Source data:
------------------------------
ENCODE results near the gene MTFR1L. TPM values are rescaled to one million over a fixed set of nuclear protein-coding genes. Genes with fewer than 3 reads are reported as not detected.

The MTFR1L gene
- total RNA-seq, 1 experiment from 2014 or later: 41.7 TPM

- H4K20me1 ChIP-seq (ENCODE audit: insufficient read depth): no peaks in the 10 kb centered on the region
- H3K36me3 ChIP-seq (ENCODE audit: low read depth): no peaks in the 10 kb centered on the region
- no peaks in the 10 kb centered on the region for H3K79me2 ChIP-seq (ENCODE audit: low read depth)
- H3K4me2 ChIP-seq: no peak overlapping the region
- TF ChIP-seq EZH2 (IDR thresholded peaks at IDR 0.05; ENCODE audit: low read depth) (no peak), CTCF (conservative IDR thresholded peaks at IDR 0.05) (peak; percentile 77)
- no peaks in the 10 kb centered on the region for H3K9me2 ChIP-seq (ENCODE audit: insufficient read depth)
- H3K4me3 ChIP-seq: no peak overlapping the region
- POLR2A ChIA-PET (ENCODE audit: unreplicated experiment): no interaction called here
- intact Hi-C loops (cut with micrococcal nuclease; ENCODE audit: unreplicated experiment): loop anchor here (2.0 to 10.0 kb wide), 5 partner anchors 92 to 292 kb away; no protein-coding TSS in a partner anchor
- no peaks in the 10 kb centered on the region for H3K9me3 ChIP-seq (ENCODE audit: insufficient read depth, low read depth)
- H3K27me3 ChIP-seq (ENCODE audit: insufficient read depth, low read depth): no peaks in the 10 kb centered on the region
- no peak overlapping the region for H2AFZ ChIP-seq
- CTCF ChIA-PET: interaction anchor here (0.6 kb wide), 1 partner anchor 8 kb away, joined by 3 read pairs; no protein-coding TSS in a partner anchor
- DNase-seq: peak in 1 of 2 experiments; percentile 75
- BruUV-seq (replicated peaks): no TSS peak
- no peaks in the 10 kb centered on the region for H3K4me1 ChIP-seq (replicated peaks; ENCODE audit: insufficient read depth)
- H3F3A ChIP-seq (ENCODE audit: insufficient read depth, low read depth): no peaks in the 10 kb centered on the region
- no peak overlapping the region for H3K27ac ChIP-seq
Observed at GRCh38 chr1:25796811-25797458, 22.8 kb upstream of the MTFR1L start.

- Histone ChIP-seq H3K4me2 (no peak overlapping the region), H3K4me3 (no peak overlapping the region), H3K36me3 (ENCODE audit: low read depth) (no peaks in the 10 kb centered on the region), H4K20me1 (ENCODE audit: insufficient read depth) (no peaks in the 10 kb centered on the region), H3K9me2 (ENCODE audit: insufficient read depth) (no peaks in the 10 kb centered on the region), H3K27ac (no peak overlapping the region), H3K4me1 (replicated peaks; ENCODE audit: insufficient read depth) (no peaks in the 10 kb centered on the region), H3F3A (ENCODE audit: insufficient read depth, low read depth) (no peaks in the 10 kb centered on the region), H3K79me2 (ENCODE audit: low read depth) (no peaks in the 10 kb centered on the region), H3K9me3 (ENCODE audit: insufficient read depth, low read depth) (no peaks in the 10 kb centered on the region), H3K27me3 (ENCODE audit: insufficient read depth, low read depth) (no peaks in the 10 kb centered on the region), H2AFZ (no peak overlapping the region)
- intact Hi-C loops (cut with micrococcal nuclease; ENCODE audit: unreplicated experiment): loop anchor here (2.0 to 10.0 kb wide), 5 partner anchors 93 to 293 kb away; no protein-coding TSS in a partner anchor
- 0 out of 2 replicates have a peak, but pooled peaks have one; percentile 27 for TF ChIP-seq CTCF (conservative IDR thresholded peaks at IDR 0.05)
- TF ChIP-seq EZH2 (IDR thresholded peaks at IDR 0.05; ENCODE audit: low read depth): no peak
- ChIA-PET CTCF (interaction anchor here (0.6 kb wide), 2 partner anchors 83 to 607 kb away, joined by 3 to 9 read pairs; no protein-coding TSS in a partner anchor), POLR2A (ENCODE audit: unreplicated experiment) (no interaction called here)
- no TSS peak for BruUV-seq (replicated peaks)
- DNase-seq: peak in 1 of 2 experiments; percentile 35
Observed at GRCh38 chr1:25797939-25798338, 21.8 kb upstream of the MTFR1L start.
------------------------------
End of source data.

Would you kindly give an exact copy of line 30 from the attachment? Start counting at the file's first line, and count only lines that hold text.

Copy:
Observed at GRCh38 chr1:25797939-25798338, 21.8 kb upstream of the MTFR1L start.